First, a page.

FIG. 4 a shows a structure starting from the structure of FIG. 1 f; whereas, FIG. 4 b shows a structure starting from the structure of FIG. 2 d. In particular, FIGS. 4 a and 4 b show a structure 5′ and 5″, respectively, with electrodes 26 positioned on both sides of the opening 22. In embodiments, the electrodes 26 can be fabricated using any conventional metal deposition and patterning processes. For example, metal or metal alloy material, e.g., palladium, gold, or other metal, can be deposited using an electron-beam, sputter, or thermal deposition process. The metal can then be patterned by conventional RIE processes, known to those of skill in the art, to form the electrodes 26. In embodiments, the electrodes 26 can be representative of a FET or tunneling junction electrodes.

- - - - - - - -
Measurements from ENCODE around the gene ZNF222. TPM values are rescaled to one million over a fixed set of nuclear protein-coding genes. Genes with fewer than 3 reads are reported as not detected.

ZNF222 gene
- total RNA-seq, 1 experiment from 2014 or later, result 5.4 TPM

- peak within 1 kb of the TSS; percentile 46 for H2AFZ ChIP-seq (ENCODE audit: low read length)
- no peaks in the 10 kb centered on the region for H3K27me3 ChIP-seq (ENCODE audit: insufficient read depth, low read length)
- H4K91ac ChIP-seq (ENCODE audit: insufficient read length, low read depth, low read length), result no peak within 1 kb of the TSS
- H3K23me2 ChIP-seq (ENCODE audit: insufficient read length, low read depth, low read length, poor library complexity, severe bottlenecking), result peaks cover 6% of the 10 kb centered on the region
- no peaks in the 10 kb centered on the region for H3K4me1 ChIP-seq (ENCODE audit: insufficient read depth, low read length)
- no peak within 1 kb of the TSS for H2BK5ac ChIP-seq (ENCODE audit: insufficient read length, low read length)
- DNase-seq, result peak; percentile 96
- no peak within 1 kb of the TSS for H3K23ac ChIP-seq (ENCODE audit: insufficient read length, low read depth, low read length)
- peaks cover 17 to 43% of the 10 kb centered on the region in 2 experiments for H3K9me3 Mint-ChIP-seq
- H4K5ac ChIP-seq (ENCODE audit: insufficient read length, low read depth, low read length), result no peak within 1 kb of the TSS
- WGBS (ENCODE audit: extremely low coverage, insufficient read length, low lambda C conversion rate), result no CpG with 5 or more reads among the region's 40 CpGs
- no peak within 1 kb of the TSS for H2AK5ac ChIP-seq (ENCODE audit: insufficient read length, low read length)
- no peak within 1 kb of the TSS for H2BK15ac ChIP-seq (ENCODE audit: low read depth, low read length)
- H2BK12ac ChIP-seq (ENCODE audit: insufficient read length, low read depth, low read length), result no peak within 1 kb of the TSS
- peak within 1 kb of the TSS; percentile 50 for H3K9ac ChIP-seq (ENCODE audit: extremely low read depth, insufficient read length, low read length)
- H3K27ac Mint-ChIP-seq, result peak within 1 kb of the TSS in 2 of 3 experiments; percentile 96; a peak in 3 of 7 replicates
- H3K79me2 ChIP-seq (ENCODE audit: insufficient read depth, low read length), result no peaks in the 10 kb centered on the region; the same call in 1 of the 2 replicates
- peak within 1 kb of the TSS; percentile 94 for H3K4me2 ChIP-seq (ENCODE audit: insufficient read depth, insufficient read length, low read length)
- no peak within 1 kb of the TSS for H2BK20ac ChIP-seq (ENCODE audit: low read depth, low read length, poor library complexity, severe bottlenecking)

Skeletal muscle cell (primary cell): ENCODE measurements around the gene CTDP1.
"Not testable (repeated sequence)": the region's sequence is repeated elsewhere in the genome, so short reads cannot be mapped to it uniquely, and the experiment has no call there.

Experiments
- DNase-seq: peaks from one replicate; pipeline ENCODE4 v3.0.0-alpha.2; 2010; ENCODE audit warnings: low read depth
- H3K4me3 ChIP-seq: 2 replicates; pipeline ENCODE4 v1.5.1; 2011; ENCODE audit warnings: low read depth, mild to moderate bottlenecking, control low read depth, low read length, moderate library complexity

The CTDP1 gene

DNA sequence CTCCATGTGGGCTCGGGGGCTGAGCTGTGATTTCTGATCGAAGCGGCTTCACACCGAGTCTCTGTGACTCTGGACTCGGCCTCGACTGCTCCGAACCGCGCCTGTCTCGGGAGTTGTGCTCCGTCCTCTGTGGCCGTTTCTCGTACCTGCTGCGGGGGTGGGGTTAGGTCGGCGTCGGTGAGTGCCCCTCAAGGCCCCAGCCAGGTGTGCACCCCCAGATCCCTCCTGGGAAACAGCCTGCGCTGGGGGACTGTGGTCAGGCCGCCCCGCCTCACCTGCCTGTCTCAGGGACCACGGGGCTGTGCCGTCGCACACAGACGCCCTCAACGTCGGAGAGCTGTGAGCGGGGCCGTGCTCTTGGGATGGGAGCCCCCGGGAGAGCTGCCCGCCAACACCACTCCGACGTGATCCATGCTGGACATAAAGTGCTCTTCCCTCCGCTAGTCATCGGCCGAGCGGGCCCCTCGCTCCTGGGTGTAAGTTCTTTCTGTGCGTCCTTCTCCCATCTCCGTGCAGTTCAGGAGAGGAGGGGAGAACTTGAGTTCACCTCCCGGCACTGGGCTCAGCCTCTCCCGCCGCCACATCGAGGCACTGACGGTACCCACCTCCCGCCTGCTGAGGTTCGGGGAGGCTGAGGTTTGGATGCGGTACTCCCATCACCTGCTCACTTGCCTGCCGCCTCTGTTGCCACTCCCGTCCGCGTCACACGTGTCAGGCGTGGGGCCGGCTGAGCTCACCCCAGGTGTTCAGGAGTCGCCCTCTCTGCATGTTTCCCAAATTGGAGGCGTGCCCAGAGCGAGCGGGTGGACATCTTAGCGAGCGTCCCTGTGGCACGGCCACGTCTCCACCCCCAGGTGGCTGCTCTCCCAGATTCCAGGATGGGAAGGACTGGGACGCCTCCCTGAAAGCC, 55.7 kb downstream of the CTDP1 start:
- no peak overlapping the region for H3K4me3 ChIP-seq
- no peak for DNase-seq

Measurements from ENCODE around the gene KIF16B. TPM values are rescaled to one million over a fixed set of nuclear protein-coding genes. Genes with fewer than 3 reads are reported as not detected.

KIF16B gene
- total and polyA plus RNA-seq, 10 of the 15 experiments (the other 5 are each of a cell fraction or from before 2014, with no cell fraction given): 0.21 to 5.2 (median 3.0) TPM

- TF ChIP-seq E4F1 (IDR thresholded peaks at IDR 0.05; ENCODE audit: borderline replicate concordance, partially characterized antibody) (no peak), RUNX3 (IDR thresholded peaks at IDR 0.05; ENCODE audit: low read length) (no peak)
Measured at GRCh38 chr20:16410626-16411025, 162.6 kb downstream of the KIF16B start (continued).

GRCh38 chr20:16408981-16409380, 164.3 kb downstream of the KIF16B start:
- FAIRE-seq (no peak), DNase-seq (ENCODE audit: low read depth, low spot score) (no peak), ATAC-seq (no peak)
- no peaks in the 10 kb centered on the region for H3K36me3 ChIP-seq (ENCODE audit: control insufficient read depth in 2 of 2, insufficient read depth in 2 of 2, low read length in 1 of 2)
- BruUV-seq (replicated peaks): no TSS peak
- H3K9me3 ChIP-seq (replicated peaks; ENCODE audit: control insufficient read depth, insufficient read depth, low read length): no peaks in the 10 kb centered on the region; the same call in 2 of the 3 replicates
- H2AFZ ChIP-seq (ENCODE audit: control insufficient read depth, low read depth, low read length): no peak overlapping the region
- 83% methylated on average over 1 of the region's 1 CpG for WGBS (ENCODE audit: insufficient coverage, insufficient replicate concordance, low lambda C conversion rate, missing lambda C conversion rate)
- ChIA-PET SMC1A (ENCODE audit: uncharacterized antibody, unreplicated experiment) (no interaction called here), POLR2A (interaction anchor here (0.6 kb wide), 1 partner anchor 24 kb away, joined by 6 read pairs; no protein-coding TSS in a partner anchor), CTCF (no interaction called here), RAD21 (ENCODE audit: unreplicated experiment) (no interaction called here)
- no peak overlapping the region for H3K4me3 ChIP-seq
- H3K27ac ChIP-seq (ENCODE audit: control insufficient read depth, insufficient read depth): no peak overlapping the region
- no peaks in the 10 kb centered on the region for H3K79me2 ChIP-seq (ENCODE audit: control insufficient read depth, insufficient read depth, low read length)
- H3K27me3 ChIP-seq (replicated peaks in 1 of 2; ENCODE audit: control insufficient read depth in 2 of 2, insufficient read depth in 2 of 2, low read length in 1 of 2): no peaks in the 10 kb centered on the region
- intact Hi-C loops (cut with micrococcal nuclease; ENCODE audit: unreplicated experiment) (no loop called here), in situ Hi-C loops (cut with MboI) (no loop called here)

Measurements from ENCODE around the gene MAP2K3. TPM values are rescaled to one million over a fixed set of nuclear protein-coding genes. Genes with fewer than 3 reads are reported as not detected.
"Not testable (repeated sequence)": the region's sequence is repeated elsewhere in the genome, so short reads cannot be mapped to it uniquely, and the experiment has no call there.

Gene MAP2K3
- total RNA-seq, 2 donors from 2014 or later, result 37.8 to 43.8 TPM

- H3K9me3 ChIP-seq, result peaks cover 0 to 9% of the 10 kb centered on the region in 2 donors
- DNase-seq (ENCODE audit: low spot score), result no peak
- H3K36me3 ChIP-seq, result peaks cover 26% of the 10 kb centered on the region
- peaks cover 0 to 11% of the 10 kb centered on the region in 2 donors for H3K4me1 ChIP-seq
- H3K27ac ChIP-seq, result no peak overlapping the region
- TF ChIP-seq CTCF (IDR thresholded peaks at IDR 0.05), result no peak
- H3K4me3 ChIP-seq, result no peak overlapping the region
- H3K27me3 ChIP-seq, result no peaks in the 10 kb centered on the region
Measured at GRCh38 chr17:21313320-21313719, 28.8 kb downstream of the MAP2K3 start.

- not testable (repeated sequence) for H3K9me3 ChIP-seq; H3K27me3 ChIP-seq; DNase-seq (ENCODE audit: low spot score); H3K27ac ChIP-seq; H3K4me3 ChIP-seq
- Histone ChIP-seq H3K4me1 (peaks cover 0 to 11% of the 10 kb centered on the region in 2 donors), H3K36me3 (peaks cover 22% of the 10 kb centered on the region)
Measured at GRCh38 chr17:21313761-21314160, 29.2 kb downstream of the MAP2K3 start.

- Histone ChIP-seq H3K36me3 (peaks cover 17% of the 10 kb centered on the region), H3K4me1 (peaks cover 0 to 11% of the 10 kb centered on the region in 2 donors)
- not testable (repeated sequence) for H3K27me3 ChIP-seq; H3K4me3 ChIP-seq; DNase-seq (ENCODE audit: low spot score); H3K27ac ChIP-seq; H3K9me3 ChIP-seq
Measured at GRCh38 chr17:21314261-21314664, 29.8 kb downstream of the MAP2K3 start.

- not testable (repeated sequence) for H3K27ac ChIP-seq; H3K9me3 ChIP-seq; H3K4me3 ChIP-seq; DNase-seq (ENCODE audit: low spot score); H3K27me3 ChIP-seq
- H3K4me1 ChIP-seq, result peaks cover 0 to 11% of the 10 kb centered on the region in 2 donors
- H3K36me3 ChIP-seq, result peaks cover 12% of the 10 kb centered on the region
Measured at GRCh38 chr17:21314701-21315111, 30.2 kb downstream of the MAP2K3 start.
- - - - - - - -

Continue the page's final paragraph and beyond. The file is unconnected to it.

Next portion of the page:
FIG. 5 is a flow diagram of a design process used in semiconductor design, manufacture, and/or test. FIG. 5 shows a block diagram of an exemplary design flow 900 used for example, in semiconductor IC logic design, simulation, test, layout, and manufacture. Design flow 900 includes processes, machines and/or mechanisms for processing design structures or devices to generate logically or otherwise functionally equivalent representations of the design structures and/or devices described above and shown in FIGS. 1 a-1 f, 2 a-2 d, 3 a-3 d, 4 a and 4 b. The design structures processed and/or generated by design flow 900 may be encoded on machine-readable transmission or storage media to include data and/or instructions that when executed or otherwise processed on a data processing system generate a logically, structurally, mechanically, or otherwise functionally equivalent representation of hardware components, circuits, devices, or systems. Machines include, but are not limited to, any machine used in an IC design process, such as designing, manufacturing, or simulating a circuit, component, device, or system. For example, machines may include: lithography machines, machines and/or equipment for generating masks (e.g. e-beam writers), computers or equipment for simulating design structures, any apparatus used in the manufacturing or test process, or any machines for programming functionally equivalent representations of the design structures into any medium (e.g. a machine for programming a programmable gate array).